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Facing Whisper Campaign, Texas Republican Comes Out

Facing Whisper Campaign, Texas Republican Comes Out


A Texas Republican has come out as gay after a whisper campaign threatened to derail his reelection the state's board of education.

George Clayton sent an email to reporters last week with the subject line "sexual orientation," according toTheTexas Tribune. And in that email he confirmed that he is gay -- which had until then been the subject of rumor.

"It has come to my attention that one of my opponents in my bid for reelection to the State Board of Education and certain member(s) of the Golden Corridor Republican Women's Club are questioning my sexual orientation," Clayton wrote in the email, reported by TFN Insider. "So as to avoid the tyranny of misinformation and innuendo in this political race, I wish to say that I, in fact, do have a male partner who lives with me in my home in Richardson, Texas."

Clayton pointed the finger at Susan Fletcher, the president of the women's group he mentioned, for having questioned his "living arrangements" in an interview she distributed with his opponent, Tincy Miller.

"What are his living arrangements in Richardson?" asked Fletcher. "With whom does he live? It's not appropriate to comment further -- but this needs to be investigated."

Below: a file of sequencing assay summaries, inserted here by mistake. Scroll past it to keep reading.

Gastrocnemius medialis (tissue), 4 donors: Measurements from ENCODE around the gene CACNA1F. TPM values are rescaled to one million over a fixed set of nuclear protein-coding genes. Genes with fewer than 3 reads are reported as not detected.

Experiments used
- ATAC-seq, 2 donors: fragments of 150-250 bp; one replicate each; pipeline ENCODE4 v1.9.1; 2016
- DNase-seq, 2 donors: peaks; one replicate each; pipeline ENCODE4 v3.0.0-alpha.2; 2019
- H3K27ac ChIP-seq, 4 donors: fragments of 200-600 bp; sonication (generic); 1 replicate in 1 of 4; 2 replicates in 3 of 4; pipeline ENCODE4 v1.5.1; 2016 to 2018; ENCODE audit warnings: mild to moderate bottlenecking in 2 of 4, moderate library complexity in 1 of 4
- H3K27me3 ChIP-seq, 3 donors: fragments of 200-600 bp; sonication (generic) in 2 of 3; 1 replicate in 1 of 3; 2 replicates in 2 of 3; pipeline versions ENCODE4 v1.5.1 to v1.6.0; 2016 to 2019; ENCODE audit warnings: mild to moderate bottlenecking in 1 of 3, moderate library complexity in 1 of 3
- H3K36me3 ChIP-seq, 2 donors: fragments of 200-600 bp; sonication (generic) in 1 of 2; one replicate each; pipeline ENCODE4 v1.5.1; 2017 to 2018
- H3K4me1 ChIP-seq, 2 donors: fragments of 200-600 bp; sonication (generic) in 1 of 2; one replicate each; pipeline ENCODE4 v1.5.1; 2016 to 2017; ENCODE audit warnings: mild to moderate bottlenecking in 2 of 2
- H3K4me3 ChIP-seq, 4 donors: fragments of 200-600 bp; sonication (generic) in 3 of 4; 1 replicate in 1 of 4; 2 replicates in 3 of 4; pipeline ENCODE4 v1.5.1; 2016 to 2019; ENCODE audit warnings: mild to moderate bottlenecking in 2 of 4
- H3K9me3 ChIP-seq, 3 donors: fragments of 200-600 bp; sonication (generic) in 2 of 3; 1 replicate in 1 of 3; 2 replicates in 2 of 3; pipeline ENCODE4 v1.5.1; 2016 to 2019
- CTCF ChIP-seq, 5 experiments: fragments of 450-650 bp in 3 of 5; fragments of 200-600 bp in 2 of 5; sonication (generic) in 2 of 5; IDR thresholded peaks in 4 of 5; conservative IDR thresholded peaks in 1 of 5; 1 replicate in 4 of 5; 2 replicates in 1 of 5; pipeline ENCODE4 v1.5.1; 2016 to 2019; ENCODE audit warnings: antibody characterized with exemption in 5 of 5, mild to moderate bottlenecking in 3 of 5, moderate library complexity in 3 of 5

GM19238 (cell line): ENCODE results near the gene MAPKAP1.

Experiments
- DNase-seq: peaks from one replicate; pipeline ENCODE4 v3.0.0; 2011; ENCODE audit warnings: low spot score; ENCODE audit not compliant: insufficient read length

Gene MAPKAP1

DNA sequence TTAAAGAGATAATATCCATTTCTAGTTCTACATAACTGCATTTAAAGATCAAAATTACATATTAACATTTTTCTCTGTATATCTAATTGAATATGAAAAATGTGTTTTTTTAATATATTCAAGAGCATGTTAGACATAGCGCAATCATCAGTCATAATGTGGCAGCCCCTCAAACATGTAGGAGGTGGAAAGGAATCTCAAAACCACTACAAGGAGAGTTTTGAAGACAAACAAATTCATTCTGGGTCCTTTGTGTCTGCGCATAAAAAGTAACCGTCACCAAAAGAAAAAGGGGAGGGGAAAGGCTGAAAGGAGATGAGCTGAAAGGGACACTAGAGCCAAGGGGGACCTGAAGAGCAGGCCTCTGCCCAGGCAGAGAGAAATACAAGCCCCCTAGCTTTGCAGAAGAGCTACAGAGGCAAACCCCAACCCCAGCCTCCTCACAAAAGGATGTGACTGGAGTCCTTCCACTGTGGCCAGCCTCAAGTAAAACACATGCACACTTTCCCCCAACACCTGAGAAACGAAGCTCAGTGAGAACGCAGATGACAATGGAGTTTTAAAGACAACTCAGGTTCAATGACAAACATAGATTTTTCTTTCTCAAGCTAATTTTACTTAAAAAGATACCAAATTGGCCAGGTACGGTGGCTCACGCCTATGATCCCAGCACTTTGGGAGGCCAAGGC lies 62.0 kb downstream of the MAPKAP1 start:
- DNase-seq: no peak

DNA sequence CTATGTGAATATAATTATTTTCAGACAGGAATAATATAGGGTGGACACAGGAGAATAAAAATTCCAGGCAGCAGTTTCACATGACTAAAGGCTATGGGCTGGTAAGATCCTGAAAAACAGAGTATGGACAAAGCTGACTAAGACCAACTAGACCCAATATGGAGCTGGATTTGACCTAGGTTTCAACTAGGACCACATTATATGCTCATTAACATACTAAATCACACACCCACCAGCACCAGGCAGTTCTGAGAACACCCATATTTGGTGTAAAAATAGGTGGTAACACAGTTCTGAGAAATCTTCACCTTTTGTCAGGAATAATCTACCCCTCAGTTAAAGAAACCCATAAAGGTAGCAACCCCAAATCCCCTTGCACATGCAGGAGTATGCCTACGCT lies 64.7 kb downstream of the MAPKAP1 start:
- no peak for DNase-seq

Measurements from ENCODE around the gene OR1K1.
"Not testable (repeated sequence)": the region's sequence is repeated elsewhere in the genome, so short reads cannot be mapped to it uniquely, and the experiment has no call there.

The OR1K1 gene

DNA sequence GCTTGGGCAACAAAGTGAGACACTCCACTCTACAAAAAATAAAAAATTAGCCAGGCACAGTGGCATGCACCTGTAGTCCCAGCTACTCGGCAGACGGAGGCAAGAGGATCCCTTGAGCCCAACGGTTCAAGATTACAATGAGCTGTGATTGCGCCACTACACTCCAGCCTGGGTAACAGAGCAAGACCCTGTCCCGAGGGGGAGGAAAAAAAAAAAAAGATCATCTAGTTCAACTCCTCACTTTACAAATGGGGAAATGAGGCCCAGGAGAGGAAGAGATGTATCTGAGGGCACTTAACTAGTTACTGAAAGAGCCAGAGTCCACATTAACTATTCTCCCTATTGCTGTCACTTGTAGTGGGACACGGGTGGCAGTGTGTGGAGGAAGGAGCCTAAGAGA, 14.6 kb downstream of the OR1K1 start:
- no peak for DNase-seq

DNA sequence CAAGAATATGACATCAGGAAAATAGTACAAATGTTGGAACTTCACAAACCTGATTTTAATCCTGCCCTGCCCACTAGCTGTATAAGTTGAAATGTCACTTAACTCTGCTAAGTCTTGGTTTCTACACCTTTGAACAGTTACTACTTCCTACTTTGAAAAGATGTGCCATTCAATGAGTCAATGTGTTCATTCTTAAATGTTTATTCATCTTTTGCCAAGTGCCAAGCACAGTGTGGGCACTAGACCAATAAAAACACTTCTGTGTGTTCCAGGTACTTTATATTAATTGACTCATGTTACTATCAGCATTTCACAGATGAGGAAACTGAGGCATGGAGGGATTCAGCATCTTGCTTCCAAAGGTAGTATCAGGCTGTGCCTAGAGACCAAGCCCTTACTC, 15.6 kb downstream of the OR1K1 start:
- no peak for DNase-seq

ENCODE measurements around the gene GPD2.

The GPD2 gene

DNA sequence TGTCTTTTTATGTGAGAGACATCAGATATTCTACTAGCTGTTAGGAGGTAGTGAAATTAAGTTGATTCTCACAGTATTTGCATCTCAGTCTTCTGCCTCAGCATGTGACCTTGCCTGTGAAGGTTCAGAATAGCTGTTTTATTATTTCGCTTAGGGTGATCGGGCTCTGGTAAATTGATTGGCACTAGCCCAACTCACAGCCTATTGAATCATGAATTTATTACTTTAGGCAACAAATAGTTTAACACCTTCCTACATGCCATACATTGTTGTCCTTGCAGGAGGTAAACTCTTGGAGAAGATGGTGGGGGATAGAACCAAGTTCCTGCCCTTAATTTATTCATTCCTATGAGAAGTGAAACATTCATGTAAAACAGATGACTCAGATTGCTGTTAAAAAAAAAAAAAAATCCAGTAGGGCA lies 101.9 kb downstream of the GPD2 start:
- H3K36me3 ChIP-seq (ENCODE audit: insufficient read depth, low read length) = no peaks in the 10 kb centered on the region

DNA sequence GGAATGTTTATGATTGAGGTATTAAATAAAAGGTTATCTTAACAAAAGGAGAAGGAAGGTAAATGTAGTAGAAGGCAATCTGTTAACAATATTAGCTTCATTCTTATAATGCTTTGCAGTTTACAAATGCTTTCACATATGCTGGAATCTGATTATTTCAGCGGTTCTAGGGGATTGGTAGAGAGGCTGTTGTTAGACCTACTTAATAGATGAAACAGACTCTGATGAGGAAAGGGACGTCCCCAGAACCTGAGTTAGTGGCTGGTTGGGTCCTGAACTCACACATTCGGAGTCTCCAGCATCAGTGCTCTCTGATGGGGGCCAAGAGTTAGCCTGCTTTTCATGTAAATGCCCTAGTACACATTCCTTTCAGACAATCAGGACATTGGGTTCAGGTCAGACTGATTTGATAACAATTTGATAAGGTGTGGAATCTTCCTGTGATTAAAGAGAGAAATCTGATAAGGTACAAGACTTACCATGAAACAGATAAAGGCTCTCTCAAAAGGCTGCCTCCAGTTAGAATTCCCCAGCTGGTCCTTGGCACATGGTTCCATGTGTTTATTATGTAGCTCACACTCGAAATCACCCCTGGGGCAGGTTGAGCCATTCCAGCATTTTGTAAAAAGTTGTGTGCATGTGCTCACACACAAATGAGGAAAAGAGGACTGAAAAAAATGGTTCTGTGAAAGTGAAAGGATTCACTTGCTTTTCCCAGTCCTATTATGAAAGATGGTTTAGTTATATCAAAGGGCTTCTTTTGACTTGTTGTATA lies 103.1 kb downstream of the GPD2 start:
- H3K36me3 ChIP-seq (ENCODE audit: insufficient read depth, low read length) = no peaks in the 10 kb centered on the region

Clayton in his email sounds hopeful that his admission will put the issue to rest. But this could be just the beginning. The Tribune reports that one Republican blogger has already withdrawn her endorsement based on Clayton's confirmed sexual orientation.

And TFN Insiderreports that conservatives are spreading the fear of gay people becoming "far too aggressive in trying to convince others to accept the LGBT lifestyle," according to the words of one local blogger it called out.

"I hope this frank announcement satisfies Tincy Miller and the ladies associated with the Golden Corridor organization," Clayton had said. "All of us can now move on with discussions concerning education instead of being overly occupied with my personal life."

In Virginia, Republican state Senate candidate Patrick Forrest had faced a whisper campaign this election cycle about his sexual orientation despite being openly gay. An anonymous group or individual was trying to draw attention to his personal life as a way of discouraging Republicans from voting for their party's candidate, and ads even suggested a Democrat would be better for conservatives. Forrest lost the race by a wide margin.

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